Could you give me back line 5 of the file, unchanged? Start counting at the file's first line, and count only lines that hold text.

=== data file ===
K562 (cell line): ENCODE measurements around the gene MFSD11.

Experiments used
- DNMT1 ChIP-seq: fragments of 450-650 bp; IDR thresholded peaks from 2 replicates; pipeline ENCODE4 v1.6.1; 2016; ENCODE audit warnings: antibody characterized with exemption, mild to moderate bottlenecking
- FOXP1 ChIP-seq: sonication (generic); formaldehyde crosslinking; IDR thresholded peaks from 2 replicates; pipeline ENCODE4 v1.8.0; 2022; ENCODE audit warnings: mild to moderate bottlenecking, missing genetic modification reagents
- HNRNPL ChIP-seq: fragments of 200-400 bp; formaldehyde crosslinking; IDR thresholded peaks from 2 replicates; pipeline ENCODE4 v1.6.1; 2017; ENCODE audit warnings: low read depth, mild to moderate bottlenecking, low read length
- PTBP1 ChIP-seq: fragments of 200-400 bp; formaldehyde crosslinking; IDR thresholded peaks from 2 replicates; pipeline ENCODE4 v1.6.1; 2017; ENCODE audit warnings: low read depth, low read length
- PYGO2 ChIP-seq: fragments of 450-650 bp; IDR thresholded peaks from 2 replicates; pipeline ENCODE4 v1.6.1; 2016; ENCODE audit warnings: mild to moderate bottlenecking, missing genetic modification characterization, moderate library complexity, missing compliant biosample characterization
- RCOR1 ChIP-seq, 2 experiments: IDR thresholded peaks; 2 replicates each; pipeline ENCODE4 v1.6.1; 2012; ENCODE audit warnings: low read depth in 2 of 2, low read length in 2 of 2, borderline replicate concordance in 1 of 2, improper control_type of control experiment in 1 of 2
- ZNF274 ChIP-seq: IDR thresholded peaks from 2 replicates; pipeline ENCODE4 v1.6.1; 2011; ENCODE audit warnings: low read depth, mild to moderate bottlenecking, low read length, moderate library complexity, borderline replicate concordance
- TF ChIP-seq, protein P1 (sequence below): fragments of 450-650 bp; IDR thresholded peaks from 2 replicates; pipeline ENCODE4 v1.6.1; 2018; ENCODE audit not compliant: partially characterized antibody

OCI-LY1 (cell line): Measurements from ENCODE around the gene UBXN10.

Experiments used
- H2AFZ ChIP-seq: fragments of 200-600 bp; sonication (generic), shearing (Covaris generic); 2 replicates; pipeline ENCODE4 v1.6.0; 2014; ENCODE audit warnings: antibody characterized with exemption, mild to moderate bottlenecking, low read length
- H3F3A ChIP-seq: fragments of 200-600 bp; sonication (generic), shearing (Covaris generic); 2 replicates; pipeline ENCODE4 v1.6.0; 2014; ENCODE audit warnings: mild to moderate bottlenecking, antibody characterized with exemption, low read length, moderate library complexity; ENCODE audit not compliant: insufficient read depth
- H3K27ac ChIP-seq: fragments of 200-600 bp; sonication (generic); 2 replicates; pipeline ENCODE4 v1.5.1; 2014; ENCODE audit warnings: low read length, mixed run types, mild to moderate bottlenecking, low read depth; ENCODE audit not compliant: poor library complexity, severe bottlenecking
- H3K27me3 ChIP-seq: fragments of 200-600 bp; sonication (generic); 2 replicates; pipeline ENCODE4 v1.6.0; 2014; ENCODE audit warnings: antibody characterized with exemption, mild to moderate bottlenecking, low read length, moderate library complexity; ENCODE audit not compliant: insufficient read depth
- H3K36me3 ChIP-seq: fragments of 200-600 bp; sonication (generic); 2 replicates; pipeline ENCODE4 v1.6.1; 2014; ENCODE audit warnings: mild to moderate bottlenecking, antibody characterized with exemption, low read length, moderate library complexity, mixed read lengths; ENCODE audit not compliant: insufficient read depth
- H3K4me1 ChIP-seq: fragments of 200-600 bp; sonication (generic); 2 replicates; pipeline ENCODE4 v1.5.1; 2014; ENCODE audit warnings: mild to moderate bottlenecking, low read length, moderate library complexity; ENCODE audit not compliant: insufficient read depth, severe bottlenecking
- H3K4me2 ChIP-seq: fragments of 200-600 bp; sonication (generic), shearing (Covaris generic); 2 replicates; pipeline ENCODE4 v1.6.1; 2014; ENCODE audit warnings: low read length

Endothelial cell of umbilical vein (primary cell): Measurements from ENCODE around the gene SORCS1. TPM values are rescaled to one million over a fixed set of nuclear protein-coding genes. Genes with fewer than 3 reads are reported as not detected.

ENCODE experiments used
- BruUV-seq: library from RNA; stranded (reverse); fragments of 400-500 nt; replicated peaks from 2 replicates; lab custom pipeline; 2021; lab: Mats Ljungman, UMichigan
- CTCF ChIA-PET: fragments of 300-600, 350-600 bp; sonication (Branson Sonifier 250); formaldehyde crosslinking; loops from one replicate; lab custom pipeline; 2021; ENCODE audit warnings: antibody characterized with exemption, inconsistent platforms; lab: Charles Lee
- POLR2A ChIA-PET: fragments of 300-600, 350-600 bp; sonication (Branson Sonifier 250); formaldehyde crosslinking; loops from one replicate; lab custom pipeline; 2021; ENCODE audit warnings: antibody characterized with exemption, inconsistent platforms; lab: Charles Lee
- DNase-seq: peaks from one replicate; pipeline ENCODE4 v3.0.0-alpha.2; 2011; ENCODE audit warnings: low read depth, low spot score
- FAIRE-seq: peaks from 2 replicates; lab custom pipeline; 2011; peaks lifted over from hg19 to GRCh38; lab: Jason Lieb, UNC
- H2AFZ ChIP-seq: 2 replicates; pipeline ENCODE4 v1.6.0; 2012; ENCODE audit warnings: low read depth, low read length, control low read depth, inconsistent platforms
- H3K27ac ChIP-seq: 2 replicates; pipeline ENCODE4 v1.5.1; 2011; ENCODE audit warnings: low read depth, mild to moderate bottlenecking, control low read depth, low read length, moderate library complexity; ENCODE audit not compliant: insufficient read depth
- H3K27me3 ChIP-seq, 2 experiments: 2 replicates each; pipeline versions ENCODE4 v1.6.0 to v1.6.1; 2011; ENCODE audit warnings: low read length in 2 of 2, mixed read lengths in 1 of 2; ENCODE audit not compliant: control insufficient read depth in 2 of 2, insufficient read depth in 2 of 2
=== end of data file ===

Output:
- HNRNPL ChIP-seq: fragments of 200-400 bp; formaldehyde crosslinking; IDR thresholded peaks from 2 replicates; pipeline ENCODE4 v1.6.1; 2017; ENCODE audit warnings: low read depth, mild to moderate bottlenecking, low read length